It won the main prize at this year’s Solothurn Film Days, and now the powerful debut film from Swiss-Canadian director Sophie Jarvis is coming to cinemas.
Shy Robin (Grace Glowicki) works at a peach packing station. In Montagu, where she lives, it’s all about the furry fruit. The fictional small Canadian town lives by growing and selling it.
One day, Robin discovered something disgusting in a peach: a black beetle. You can immediately see great concern on Robin’s face.
Director Sophie Jarvis explains why the young woman’s violent reaction to the insect is so casual, but no less powerful. Robin’s family lost their farm some time ago to a moth infestation.
We find out through short dialogues, for example when Robin the Ladybug anxiously appears to the man who is a food inspector.
Robin has to take the problem into his own hands. Her boss, Dennis, has put it off and doesn’t want the community to know about it.
The laid-back narrative style runs through the entire film – yet what is at stake here is always noticeable.
Because of Robin’s discovery, the farmer was eventually isolated. The workers fear for their jobs and blame Robin for it.
A realistic story, staged in a surreal way
Swiss-Canadian director Sophie Jarvis immerses her simple, realistic story in a surreal atmosphere. Sensual shots of peach orchards accompanied by eerie music.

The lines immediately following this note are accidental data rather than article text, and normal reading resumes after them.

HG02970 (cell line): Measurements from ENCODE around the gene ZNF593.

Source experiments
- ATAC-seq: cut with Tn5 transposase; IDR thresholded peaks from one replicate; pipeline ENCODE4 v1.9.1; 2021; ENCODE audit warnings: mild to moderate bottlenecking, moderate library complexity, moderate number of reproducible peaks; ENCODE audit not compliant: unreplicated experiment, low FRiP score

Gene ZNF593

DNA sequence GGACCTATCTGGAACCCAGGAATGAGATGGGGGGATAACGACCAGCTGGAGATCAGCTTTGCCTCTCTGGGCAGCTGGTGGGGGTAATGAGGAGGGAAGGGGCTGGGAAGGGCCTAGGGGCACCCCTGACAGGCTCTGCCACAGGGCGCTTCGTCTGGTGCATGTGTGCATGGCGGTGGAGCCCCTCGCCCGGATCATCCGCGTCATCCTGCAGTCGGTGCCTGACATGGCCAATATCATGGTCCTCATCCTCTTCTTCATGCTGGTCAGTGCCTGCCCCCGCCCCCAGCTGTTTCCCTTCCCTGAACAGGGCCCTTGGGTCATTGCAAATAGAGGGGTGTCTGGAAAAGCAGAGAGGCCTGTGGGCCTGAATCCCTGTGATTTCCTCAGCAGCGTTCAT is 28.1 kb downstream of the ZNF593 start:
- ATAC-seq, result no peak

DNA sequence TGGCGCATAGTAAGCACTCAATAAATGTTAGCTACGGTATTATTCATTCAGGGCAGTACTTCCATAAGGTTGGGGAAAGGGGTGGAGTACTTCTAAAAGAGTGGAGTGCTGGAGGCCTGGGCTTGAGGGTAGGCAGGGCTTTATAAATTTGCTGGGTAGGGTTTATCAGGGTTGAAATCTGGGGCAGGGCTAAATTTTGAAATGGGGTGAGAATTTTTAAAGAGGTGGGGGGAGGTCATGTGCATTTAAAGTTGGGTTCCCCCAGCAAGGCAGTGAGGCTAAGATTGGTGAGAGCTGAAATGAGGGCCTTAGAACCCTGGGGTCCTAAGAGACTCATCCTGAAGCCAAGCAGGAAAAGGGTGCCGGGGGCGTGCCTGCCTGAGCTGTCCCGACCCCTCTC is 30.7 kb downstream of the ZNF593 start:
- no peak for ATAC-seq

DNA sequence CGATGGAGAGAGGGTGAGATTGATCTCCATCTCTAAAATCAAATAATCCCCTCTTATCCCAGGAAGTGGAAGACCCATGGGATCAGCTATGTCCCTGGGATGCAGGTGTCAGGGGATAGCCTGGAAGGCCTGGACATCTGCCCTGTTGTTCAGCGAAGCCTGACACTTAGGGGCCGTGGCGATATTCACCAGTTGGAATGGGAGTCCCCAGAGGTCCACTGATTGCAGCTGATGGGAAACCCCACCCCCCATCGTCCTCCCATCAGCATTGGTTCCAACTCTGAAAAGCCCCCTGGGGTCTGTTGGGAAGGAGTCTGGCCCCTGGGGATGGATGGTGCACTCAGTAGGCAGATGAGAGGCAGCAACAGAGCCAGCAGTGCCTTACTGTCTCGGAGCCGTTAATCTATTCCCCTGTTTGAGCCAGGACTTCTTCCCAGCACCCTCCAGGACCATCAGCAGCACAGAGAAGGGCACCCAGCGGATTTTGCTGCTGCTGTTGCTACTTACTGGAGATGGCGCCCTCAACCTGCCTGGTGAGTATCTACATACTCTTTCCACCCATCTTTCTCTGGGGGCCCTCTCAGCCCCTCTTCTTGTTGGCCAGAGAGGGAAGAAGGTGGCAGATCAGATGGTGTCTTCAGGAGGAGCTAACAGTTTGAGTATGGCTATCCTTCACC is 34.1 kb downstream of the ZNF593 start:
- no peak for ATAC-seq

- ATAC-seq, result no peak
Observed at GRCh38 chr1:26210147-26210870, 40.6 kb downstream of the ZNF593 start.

And strange things keep happening. While cooking, Robin finds an eye in an egg or watches a car with thousands of insects buzzing around. “Until the Branches Bend” feels like a fever dream at times. But the cool elements also fit easily into the story.
The story could take place anywhere. The fact that “Until the Branches Bend” was filmed gives the work something timeless. This confirms: this is about something global.
Radiotelevisione Svizzera (RSI) co-produced this film.
Starting with something small – a beetle and a peach – Sophie Jarvis dwells on the big thing: the effects of capitalist agriculture. It shows the complexity of the problem.
Profit above all else
A scene at a community meeting at Montague City Hall shows the fronts. A man warns of the financial risks that crop failure could mean. An older worker shouts that no one is interested in pickers anyway, it’s all about profit.
Another woman sees quarantine as an opportunity to rethink harmful agricultural practices. After all, people are not the only organisms living in the area.
With her well-meaning warning, Robin ultimately disaffects the community and is threatened and ostracized. And her boss, Dennis, let her down. He claims she never showed him Ladybug – a lie.
A slight critique of capitalism, a cold heroine
“This is ridiculous!” Robin answers in front of the entire community – and as a spectator you are amazed and delighted. The somewhat strange and initially insecure Robin finds more and more strength.
Because that’s what “Until the Branches Bend” is about: it’s the story of a woman who doesn’t let herself be brought down and becomes the atypical heroine of a quiet critique of capitalism.
Cinema release: September 13, 2023
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